I've noticed in Australia that a lot of effort goes into educating visitors about wine and even the winemaking process. I can definitely say that Chandon comes out on top when it comes to sparkling wine education with its very own museum and self-guided tour of their facilities. The tour starts out in the processing area where the workers receive the grapes from the vineyard. You can see the sorting machines and pneumatic presses. The presses extract the juice from the grapes before it's sent for alcoholic fermentation and then made into a base wine. You can see both the stainless steel vats and oak barrels that are used for the first fermentation process. The wine is then bottled with triage, a mixture of yeast and sugar, and the second fermentation starts inside the bottle, and this is when the bubbles happen since the carbon dioxide has nowhere to go, so it dissolves into the wine. After this, the wine is aged on its lees for a number of months, around 12 to 18 months. The lees are the dead yeast cells that remain after the second fermentation. If you've ever noticed those yeasty, biscuity, or pastry-type flavors in sparkling wine, that time on lees contributes to these flavors.
One of the most interesting things for me to see were the pupitres, which are A-frame racks where the bottles are stored at a 45-degree angle. The purpose of placing the bottles in these racks is to let the dead yeast cells settle to the bottom. Each day, workers give these bottles a slight shake and increase the angle of each bottle until they are almost upright, which is called riddling. After, we walked past the bottling area where the sediment from the sparkling wine is removed, and then topped up with exposition liqueur, a mixture of wine and sugar cane juice, The sparkling wine is then corked and caged. The wire cage is a safety precaution since the pressure is about 5kg of weight per square centimeter of glass. That's about 2-3 times the pressure in a car tire!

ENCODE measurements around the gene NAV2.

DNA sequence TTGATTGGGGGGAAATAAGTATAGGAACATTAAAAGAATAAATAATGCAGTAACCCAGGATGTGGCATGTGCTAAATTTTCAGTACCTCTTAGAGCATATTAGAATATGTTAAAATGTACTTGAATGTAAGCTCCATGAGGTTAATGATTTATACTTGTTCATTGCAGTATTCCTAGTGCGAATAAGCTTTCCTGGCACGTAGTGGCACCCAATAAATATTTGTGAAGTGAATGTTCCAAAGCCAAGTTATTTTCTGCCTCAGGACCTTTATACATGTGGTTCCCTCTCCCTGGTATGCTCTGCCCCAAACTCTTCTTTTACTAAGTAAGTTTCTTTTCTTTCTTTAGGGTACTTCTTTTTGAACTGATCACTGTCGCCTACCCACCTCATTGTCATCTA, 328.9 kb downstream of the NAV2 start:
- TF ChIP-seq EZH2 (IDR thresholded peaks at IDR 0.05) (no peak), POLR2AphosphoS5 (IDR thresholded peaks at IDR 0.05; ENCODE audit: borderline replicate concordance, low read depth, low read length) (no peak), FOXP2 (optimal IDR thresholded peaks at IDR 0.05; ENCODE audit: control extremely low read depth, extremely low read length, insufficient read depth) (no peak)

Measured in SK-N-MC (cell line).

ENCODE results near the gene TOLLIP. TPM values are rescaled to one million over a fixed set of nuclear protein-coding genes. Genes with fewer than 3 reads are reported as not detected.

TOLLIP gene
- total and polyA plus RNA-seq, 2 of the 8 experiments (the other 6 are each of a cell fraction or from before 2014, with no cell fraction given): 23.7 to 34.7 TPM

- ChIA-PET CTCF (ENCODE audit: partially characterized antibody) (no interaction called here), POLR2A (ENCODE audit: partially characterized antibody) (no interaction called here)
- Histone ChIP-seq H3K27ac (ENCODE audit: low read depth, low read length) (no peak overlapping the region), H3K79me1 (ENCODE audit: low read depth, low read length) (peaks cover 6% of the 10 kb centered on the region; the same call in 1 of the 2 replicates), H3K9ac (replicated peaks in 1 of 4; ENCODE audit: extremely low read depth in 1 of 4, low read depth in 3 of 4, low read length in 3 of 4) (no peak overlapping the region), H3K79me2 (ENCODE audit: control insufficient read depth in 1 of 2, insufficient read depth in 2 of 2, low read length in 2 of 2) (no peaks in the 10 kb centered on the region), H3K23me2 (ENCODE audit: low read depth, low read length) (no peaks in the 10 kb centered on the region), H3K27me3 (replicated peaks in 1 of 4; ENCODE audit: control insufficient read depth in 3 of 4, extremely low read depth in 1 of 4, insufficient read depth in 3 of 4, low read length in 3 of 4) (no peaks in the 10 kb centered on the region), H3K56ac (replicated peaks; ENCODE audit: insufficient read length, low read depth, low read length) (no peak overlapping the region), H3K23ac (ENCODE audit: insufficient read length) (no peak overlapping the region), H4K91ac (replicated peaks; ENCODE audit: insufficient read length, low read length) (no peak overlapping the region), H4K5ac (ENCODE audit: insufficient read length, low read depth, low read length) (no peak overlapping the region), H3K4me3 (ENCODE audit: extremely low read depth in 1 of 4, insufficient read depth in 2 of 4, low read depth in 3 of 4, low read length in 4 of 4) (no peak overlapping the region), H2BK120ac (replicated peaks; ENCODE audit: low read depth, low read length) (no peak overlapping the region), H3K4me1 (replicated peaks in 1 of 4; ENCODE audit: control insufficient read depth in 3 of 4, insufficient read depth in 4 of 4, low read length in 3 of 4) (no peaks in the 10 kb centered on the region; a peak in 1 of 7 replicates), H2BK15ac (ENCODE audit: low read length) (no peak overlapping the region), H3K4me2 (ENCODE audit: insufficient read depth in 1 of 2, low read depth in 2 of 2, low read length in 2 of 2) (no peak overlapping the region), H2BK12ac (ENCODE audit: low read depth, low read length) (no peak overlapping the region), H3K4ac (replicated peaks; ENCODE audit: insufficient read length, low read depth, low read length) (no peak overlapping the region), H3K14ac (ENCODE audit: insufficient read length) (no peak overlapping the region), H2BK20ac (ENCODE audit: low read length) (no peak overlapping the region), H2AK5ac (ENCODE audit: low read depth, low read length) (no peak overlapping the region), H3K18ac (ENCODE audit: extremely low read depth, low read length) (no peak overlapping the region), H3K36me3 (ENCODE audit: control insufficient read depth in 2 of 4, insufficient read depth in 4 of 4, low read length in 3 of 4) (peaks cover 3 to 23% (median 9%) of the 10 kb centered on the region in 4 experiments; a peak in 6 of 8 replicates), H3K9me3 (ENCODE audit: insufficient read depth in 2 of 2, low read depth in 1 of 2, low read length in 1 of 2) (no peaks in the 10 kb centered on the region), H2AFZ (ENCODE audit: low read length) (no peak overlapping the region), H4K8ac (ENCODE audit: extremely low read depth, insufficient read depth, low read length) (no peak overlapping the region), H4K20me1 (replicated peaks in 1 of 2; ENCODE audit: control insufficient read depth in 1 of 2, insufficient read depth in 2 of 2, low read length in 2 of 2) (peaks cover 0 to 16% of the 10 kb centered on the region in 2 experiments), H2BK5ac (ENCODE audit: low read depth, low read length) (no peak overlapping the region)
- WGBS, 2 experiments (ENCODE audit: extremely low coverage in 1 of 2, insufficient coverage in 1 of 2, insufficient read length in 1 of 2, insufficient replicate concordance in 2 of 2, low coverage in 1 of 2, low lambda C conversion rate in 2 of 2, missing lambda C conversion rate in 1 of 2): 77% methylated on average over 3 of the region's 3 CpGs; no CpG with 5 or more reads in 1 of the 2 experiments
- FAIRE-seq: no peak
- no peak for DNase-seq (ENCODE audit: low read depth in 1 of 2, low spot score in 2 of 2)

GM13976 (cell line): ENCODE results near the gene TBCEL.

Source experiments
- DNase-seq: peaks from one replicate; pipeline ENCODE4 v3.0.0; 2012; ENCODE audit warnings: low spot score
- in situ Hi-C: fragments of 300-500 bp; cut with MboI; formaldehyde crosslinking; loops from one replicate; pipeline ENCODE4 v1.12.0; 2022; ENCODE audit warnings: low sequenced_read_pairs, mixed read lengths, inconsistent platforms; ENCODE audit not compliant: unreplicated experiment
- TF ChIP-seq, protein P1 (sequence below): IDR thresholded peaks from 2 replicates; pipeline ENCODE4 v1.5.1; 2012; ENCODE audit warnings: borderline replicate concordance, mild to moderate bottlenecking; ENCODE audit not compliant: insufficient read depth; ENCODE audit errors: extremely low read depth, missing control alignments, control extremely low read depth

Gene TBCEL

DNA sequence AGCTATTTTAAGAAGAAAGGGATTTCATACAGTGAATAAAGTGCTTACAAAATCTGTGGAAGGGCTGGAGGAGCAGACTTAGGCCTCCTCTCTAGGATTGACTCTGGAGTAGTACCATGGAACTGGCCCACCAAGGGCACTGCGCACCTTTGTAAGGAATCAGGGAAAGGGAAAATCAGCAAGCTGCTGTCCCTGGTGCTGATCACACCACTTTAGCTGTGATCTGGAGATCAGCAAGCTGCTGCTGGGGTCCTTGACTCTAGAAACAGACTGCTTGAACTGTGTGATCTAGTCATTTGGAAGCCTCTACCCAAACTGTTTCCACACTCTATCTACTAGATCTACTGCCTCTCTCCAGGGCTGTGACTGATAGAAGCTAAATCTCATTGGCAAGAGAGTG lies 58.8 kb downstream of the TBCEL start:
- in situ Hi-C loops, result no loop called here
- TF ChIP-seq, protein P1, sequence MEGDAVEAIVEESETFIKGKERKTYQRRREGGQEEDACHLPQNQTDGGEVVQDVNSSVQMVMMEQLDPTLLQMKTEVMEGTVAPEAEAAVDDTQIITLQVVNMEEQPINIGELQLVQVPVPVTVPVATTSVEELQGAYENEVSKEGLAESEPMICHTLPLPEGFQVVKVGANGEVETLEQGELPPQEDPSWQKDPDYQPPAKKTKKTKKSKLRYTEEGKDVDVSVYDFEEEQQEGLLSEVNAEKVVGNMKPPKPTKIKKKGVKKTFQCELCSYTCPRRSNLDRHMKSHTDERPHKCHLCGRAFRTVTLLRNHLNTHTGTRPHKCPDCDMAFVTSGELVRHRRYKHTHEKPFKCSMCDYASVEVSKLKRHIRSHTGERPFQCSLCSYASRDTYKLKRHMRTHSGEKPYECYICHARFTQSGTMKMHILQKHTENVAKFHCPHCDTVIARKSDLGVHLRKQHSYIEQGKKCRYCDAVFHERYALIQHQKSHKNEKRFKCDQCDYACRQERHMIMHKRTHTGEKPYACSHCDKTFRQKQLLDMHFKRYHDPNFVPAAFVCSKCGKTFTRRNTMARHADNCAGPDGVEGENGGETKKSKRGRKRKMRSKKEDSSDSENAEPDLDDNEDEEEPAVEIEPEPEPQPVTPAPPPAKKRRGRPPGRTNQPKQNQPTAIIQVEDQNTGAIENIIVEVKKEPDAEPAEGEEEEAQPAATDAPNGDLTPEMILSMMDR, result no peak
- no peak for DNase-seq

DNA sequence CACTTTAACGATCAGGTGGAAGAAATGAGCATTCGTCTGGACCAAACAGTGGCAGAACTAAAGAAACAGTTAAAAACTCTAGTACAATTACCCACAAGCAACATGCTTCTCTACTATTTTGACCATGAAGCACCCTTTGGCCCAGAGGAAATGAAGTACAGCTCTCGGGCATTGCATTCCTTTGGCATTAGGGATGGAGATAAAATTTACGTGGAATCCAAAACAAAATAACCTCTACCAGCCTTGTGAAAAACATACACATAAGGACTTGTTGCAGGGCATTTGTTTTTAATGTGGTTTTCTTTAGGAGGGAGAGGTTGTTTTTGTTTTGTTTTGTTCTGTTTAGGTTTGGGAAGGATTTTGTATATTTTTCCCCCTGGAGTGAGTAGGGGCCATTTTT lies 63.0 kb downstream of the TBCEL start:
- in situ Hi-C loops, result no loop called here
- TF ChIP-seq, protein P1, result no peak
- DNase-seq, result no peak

There are some great infographics on the different methods of sparkling wine production on the Wine Folly website if you'd like to know more about the processes. If you want to know some of the more technical processes and commercial examples, Wine Searcher is a great source as well for Champagne production, as well as anything else you want to know about wine.
After five days in Sydney, five days in Melbourne was the next stop on our Australian vacation. After my time in Melbourne, I found that it was very similar to Toronto with its many cultures and global food scene. I was quite at home since I'm Canadian. However, if I had to choose a wine region, it would definitely be Victoria over Niagara. Our first wine region to visit was the Mornington Peninsula, just south of Melbourne on Port Phillip Bay. We had the most fantastic guide from Elevate Tours who designed the most perfect day that took us from boutique wineries to the large corporate type!
Our first stop of the day was at Yabby Lake Vineyards, which make wines from their own vineyards, and also from the ones they have in Heathcote. From the Mornington Peninsula vineyards we got to try their Pinot Gris, Sauvignon Blanc, Chardonnay and Pinot Noir. From their Heathcote vineyards, we tried their Grenache Rosé and Shiraz. Although it was the middle of winter in Australia with the fireplace roaring that morning, the Grenache Rosé stood out as my favorite. One thing I've noticed about Australian vineyards is their use of local artists. Many of them use local artists to design their wine labels and to provide sculptures for their gardens that are part of their restaurants. Like it Hunter Valley, they had just finished their winter pruning. However, I was able to find a photo of their vineyards from their website to see the difference between the summer and winter months.